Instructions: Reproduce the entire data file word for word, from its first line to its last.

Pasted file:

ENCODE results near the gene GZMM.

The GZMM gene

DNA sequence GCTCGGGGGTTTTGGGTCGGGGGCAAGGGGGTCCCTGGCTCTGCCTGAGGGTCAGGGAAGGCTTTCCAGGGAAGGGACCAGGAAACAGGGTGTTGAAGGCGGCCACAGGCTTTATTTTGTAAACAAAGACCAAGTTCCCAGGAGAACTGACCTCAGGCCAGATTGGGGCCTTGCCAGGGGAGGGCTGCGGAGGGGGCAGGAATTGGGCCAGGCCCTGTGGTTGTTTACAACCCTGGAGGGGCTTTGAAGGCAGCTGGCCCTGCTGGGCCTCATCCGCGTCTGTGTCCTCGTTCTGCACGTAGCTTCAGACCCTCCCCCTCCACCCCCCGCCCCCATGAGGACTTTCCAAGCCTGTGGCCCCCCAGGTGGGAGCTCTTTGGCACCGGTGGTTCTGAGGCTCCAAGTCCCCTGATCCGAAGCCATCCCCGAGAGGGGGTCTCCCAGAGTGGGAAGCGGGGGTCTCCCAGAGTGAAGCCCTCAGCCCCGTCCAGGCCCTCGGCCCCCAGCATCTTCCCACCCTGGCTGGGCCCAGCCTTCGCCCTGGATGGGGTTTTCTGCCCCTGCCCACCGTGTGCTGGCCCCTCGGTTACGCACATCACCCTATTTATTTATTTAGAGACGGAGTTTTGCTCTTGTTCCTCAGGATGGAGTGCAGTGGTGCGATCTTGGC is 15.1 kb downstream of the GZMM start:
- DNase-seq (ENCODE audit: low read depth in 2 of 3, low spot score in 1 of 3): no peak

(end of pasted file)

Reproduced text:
ENCODE results near the gene GZMM.

The GZMM gene

DNA sequence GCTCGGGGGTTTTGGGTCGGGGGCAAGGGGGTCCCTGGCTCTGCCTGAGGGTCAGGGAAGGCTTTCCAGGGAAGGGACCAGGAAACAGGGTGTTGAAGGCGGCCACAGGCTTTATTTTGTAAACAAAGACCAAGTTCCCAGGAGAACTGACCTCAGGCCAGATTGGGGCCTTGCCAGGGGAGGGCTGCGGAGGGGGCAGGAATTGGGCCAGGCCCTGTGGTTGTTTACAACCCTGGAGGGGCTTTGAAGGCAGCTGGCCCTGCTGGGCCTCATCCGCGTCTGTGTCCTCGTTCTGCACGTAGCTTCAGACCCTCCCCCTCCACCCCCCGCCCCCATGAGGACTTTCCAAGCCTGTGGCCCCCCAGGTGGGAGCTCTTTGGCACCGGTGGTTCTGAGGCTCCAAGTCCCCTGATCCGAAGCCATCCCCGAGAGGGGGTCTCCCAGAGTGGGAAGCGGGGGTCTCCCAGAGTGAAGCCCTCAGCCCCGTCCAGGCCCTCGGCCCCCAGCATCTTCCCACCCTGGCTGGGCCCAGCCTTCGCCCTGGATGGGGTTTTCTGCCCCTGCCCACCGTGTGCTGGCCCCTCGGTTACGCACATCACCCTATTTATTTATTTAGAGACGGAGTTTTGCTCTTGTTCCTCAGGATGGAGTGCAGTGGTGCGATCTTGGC is 15.1 kb downstream of the GZMM start:
- DNase-seq (ENCODE audit: low read depth in 2 of 3, low spot score in 1 of 3): no peak